In the military, a stand down is a time when combat troops come back from the front lines to rest and recuperate from the rigors of war.
On Sept. 15, Stand Down for Local Veterans will offer free clothing, showers, haircuts, hygiene kits and resources for employment and housing.
"It's like a reprieve from the streets," Seattle Stand Down Director Sam Barrett said.
The Seattle Stand Down will take place from 9 a.m. to 3 p.m. at Seattle Central Community College. The free community event is a partnership between the college, the state's Dept. of Veteran Affairs, King County Veterans, United Way, VFW and other organizations.
The event is geared toward homeless veterans but open to all veterans and their dependents. Barrett expects about 500 people to show up.
Outreach workers will be on hand to provide information about housing, employment and job training, medical and legal aid and alcohol/drug counseling.
It is difficult to say exactly how many veterans are homeless, but according to Barrett it is often said that roughly a third of all those without housing in America have served in the U.S. military.
"This is homelessness prevention," Barrett said of the Stand Down.
A veteran's return from service can be a key factor in whether he or she ends up on the street, Barrett said.
"It starts with how well does a solider transition out of the military. A lot of the Vietnam vets, it was a crime the way they were treated when they came back. They didn't have the support systems necessary to make the transition."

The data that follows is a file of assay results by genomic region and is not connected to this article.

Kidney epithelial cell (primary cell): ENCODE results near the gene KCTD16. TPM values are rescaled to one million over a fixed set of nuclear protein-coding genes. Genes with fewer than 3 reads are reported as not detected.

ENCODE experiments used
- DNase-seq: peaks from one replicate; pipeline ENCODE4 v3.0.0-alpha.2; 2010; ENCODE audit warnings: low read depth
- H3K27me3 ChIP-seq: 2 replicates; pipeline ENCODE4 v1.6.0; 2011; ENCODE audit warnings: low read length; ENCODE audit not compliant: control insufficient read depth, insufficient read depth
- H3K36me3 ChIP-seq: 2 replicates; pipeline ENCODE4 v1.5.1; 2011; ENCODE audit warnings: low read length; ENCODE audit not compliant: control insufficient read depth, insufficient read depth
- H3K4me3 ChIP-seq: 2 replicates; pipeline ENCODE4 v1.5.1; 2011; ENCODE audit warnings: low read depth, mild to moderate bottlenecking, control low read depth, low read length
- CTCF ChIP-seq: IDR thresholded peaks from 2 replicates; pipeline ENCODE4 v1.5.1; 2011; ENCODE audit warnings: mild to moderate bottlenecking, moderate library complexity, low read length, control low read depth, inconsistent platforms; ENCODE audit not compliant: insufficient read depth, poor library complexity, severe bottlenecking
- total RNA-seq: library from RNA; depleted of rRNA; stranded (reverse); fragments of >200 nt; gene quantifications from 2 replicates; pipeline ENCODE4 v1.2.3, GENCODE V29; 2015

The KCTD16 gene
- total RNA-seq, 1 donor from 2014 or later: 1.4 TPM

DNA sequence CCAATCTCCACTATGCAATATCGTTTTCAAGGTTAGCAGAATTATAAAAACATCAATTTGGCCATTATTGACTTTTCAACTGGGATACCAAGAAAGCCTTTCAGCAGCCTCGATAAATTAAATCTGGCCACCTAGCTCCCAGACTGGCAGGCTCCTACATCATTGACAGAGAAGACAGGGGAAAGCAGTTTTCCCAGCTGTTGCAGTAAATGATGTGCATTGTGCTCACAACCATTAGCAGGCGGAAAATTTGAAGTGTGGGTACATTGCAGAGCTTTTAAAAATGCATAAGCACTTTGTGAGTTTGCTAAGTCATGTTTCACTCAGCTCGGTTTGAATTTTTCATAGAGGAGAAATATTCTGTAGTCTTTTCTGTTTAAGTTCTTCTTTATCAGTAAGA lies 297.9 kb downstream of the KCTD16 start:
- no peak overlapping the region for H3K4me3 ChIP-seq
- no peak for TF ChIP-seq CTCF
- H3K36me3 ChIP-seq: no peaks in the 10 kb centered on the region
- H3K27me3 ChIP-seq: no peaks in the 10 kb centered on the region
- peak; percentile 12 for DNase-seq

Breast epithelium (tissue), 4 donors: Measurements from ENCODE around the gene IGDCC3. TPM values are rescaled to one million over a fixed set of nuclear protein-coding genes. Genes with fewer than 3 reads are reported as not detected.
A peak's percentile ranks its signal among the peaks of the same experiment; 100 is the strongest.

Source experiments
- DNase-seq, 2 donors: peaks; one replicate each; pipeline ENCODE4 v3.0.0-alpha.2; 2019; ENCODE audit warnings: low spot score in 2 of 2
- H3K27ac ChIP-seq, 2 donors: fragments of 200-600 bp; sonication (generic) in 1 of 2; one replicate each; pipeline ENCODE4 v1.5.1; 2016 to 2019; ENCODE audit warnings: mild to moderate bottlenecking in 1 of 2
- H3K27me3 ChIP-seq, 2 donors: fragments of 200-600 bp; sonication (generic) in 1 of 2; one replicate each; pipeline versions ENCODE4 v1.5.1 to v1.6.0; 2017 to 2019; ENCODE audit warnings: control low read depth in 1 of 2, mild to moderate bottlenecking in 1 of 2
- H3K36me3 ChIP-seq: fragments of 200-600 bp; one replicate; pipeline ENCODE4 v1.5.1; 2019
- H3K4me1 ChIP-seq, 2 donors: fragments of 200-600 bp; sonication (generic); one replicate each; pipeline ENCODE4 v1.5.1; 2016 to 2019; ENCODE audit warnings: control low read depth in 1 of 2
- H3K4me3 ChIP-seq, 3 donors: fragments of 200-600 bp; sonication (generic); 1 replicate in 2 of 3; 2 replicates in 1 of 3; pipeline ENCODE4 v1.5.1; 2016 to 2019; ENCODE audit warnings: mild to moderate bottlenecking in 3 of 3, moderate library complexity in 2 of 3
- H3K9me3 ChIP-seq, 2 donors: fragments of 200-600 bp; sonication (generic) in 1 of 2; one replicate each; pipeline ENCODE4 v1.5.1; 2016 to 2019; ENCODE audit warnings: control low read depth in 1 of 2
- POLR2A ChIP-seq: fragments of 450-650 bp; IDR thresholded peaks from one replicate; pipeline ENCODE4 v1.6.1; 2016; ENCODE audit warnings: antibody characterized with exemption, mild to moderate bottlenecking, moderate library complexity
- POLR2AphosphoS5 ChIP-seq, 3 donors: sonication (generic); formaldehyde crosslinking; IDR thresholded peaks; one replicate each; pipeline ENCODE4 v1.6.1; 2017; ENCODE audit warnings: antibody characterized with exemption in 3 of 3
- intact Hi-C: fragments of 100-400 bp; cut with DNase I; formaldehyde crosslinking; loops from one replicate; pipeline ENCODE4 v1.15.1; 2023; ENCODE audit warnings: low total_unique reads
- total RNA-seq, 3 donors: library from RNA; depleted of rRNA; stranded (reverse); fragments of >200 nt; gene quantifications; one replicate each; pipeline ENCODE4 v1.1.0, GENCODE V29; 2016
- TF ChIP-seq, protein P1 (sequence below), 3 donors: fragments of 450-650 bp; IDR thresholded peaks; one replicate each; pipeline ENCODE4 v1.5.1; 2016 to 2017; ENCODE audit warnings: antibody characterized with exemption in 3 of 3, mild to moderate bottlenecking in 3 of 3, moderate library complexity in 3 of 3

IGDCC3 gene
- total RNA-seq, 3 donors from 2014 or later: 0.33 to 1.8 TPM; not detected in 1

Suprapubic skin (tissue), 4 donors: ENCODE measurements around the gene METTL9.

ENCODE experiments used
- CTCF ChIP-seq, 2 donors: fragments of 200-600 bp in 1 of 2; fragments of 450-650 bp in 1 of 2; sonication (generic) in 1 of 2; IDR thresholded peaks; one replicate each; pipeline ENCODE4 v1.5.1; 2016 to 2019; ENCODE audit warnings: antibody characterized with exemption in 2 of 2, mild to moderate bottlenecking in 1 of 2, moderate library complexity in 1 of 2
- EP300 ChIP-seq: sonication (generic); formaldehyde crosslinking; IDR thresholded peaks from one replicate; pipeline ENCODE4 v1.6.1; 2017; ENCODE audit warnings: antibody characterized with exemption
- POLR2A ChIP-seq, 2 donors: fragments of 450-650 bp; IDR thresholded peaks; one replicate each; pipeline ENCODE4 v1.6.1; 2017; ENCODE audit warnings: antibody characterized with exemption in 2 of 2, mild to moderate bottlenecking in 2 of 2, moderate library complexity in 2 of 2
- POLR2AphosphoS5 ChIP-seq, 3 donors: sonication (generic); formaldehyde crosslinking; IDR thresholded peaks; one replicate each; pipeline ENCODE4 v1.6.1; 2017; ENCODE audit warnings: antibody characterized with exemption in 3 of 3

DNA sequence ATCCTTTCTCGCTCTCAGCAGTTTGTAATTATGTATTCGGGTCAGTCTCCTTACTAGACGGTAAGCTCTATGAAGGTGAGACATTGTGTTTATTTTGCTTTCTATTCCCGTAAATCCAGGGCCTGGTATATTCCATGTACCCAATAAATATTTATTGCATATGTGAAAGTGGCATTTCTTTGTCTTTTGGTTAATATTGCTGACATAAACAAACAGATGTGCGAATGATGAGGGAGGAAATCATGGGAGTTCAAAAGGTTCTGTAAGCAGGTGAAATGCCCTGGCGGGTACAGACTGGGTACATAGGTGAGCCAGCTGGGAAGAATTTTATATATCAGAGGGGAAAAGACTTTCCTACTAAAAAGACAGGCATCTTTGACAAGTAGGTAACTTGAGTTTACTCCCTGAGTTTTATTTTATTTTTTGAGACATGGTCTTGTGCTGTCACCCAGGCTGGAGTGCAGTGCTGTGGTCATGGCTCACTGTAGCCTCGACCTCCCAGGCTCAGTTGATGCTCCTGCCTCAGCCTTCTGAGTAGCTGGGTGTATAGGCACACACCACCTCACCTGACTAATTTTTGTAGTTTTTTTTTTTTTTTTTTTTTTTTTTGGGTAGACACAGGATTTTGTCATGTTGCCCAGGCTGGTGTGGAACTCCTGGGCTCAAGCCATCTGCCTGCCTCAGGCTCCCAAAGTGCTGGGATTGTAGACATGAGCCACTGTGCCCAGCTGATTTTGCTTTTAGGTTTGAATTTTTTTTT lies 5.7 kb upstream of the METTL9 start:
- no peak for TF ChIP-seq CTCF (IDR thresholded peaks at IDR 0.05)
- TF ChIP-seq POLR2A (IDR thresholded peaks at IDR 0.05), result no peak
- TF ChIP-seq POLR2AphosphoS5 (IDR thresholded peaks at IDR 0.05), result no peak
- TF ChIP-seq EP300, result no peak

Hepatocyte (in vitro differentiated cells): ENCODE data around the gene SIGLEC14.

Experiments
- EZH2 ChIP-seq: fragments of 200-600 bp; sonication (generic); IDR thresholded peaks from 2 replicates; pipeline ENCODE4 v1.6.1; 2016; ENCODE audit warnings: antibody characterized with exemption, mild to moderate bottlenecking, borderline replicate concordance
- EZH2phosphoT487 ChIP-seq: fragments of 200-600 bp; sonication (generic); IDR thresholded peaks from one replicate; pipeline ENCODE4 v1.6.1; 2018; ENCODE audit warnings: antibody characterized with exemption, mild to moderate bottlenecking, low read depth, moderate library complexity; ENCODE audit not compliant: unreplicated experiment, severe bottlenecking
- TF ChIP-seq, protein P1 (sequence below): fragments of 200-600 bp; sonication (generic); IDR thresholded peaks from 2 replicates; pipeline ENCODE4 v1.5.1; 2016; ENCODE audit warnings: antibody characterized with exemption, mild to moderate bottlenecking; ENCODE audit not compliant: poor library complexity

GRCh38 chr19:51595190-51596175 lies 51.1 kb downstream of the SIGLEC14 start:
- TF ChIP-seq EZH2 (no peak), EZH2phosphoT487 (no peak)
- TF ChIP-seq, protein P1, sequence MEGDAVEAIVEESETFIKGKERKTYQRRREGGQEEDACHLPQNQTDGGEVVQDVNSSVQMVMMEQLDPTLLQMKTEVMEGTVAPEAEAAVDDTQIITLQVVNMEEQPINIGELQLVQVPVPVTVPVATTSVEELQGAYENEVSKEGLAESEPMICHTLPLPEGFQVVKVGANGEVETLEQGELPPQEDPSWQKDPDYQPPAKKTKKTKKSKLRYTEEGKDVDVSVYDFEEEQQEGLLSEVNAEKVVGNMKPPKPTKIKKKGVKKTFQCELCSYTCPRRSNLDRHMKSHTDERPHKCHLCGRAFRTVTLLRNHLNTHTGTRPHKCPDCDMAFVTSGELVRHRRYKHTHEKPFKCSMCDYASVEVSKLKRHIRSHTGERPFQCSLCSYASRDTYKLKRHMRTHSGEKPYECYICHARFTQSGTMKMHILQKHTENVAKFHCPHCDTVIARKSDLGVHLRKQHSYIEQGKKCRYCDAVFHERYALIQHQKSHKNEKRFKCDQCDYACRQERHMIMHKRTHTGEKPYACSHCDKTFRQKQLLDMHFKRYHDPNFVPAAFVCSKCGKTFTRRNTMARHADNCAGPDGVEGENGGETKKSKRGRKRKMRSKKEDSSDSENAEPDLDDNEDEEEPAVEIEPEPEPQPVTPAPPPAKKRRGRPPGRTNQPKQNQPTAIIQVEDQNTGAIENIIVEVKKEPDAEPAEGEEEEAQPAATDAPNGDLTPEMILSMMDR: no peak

To some extent, that has changed, but Barrett said returning veterans still face many challenges.
That's why he was pleased to hear President Obama announce plans for a "reverse boot camp" which would prepare military service members to re-integrate into civilian life.
Media exposure on the challenges returning veterans face will help bridge the gap between military culture and the general population.
"It's hard when only 1 percent of the population serves [in the military]," Barrett said. "It can be a huge disconnect in the community."
By organizing Stand Down, Barrett hopes to "create exposure, and kind of a link, from the veteran to the community, so people can start finding out: "What are the issues?"